One of my biggest goals as a full-time parent has been to create a feeling of order and stability at home. From the start, I sought to establish a regular schedule of tasks and activities for the kids, a schedule I believed would allow them to feel like our home was a largely predictable place, a place where they didn’t have to constantly fret about what will happen next or be ever watchful against unexpected change. My hope was that this predictability would make it easier for the kids to share with and be concerned about others in the world because they could trust that things were under control at home.
At the same time, one of the benefits of being a full-time parent is having the time to break out of this order every once in a while. My kids – like most – possess an internal world that is energetic, playful, creative, exploratory, silly, and chaotic, and they love it when their parents come and join them for a while. Usually I get to do this on the playground or in the backyard after school, but other opportunities can pop up as well.
With both Pip and Polly now in school, those opportunities are becoming fewer and farther between, but last Friday brought me one of them. On Friday, the local schools were closed for the day as a way to give kids a breather after the intensity of the first two weeks of school. Pip and Polly both had mild colds which did not make going to the pool or the playground very attractive. We decided instead to take a trip to the library.
Our downtown library is a familiar and comfortable place for the kids. We’ve been going there almost every week for a couple of years now, and Polly and Pip know most of the children’s librarians by name. Whenever we visit they spend a little time on the computers, browse the stacks for different kinds of books, and frequently run into kids they know from elsewhere around town. It always works out to be a pleasant trip.
The kids like the library building itself, too. Built in 1989, the building is a tall, relatively narrow structure, trimmed in dark marble on the outside and organized around an open, five-story atrium on the inside. Through this open space swings the wire of a large Foucault pendulum, its golden ball gliding back and forth six inches above a map of the United States. Circling the eaves above the fourth floor are big Roman numerals from one to twelve that are illuminated in coordination with the time of day. Though the pendulum and the clock are not connected, staring up at these numerals while the pendulum swings back and forth gives the impression of being at the bottom of giant grandfather clock.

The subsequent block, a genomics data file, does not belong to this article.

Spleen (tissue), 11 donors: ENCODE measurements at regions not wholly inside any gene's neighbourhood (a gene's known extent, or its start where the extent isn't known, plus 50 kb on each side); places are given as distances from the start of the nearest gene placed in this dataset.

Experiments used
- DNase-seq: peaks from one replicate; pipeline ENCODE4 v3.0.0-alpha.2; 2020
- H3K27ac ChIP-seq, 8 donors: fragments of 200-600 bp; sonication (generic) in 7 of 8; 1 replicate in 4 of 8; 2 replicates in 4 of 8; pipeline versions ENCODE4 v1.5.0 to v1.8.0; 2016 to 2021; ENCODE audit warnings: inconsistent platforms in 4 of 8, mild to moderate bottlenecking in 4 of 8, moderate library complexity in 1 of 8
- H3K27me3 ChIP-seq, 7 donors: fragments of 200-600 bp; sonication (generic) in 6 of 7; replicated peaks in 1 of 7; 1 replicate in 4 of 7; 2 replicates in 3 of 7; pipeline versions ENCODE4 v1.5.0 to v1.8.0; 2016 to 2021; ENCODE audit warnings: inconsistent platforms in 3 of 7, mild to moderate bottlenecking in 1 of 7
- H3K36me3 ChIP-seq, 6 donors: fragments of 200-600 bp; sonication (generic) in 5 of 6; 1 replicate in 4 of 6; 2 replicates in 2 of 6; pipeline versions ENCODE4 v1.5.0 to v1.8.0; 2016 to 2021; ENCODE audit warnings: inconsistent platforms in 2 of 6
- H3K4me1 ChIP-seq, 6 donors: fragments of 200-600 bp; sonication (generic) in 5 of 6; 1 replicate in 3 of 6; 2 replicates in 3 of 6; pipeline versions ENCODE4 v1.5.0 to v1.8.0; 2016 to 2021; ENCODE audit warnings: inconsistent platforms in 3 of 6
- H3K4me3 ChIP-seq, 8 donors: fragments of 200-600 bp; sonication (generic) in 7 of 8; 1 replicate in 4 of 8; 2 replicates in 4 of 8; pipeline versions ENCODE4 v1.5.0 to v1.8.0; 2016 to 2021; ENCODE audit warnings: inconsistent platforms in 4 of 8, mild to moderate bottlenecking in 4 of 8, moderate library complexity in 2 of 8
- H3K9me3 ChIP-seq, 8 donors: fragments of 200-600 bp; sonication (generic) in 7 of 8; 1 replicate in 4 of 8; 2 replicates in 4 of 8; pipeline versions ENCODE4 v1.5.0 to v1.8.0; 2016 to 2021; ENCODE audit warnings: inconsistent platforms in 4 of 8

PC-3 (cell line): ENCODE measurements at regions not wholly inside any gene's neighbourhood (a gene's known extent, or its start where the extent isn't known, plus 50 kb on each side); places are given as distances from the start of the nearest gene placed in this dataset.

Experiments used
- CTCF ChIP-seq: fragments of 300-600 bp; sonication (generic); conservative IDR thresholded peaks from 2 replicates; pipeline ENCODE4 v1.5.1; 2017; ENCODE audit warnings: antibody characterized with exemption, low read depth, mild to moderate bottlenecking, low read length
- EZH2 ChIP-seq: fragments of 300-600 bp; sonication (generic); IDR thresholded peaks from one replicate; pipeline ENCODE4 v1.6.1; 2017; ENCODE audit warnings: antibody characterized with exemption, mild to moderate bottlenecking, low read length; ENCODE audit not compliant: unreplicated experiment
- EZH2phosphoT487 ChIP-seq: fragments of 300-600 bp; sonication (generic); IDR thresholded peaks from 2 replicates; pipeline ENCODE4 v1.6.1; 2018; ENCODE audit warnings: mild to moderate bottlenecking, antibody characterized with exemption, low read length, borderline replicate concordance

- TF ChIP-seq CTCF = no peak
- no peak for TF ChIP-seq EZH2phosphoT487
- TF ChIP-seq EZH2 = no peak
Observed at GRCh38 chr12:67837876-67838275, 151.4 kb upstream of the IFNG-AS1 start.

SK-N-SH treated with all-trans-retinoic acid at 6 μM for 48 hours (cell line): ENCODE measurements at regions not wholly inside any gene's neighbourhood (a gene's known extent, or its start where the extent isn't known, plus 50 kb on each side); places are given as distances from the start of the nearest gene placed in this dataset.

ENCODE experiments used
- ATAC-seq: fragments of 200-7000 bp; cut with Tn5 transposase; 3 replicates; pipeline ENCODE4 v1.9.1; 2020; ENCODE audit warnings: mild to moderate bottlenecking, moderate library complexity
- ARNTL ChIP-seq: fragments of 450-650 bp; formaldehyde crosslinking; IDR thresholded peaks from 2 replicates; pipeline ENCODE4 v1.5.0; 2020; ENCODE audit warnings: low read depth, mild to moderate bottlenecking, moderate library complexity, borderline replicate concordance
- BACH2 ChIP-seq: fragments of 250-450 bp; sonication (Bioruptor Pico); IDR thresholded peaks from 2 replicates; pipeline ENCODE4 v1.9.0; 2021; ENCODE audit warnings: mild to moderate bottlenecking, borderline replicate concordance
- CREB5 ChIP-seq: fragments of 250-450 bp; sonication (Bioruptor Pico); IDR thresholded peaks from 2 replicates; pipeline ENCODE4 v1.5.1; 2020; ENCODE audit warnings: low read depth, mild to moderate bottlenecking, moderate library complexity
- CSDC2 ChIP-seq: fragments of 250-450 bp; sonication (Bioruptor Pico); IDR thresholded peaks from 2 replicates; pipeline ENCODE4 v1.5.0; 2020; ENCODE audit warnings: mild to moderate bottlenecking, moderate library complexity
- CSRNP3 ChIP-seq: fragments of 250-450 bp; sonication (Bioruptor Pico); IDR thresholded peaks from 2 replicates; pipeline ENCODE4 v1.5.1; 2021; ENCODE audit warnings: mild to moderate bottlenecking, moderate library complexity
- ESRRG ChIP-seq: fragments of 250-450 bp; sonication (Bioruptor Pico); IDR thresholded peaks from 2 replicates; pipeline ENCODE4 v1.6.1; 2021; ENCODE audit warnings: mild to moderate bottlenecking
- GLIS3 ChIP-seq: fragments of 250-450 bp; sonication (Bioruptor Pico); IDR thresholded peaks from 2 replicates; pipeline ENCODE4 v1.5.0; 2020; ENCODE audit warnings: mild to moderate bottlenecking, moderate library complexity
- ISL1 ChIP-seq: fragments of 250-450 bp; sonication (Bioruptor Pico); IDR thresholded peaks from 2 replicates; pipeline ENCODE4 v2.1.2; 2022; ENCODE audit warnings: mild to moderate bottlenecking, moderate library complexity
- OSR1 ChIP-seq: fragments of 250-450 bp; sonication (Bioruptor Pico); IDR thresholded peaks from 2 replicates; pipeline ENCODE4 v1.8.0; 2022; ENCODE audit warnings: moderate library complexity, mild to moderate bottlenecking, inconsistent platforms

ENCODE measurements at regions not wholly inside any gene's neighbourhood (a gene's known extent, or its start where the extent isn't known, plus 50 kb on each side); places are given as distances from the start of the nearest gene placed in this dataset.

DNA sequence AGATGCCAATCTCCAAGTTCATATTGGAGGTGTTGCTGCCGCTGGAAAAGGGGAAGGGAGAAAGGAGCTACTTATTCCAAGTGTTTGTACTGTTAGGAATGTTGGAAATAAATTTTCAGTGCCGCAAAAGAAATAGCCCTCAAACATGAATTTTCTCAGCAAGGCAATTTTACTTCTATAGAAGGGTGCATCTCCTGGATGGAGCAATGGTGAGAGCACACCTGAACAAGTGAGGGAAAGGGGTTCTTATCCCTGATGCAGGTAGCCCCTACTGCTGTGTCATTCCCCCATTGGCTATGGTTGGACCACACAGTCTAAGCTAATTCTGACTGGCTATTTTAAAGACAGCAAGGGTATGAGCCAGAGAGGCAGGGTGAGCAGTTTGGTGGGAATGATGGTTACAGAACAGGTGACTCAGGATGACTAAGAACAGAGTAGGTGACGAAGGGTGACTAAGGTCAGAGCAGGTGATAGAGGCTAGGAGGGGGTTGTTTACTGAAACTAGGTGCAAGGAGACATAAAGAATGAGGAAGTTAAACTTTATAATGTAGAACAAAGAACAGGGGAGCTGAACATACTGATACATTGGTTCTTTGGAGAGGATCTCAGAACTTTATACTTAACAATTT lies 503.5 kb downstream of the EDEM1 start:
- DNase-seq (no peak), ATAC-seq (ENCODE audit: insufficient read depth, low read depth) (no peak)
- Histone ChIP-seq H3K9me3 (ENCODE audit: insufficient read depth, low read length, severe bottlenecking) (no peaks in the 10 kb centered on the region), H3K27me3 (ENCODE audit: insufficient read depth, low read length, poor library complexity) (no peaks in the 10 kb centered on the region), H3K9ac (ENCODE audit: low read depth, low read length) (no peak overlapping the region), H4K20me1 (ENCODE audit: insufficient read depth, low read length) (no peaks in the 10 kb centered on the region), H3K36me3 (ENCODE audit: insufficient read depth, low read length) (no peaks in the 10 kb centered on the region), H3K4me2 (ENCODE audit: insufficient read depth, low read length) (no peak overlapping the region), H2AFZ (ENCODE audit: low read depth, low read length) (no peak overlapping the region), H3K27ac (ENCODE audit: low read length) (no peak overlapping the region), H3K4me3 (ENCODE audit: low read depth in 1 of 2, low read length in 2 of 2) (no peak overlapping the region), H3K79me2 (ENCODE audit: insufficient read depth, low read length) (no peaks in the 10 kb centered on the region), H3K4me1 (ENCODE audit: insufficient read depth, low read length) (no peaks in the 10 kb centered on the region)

On Friday, after doing our library stuff, Pip, Polly and I stopped down on the first floor to have a brief snack in the atrium before pedaling home. Staring up at the mount of the pendulum fifty feet above us, Pip whispered to himself,
“Wonder what’s up there.”
Reflexively I peered up as well. I could see off to the side of the mount, the elevator doors open and a man in a blazer look down briefly before disappearing to the left. I realized that in all the times I’d been to the library, I’d never gone up to the fifth floor. There were probably just offices and maybe a board room up there, but I didn’t really know. I looked back down to check the time. We had a few minutes to spare.
“Want to go up?” I asked.
Both of their heads spun toward me, and the game was on. While they finished off their goldfish crackers, a full schedule was negotiated regarding who would push which elevator buttons at which locations. The kids also decided that they first wanted to go up to the fifth floor and then wanted to go down to the fourth to check out the illuminated clock up close. I just nodded along as they worked it all through.
Then, up we went. On the fifth floor the elevator opened on to a carpeted platform that glowed in the sunlight pouring through the big, circular skylight. The mount for the pendulum was contained in a box hung at ceiling level across the center of atrium space. From our newly elevated vantage point we could see the cable jerk slightly each time the pendulum swung toward us, the result of a consistent bump from the hidden motor that keeps the thing moving. Walking ten feet forward, we came to a railing of safety glass which allowed a clear view down into the floors below. The rail was short enough that Pip could look over it and straight down at the blue and green map way below. It was a touch unnerving, and I had to coax him toward the rail. Polly, by contrast, was exuberant. She hopped forward and pressed her hands against the glass, reveling in the vertigo. Then she bounced around the full circle while I continued to work Pip closer and closer to the drop.
Five minutes later we were back in the elevator and going down to check out the big numbers on the fourth floor ceiling. Coming out of the elevator, Polly and Pip moved off ahead of me, whispering to each other and pointing out different things along the ceiling above them. I let them go, thinking how proud I was of them: for working together, for being good kids, for handling all the nuttiness that has come with school. And I was proud of me, too. Too often I settle for just telling them that there’s some offices and a board room up there and expecting that to be sufficient. It was good to let them explore and learn about something simple like that for themselves.
After we’d made our lap around the fourth floor and back to the elevators it was time to go home for lunch. As we waited for the bell above the elevator door to ding the car’s arrival, Pip asked,
“Can we go down to the basement then up to the third floor and then back down to the first?”
I smiled at him, but shook my head no. He shrugged and happily walked into the elevator while Polly jabbed the button for the first floor.
Now, several days later, I kind of wish I’d said “Yes.”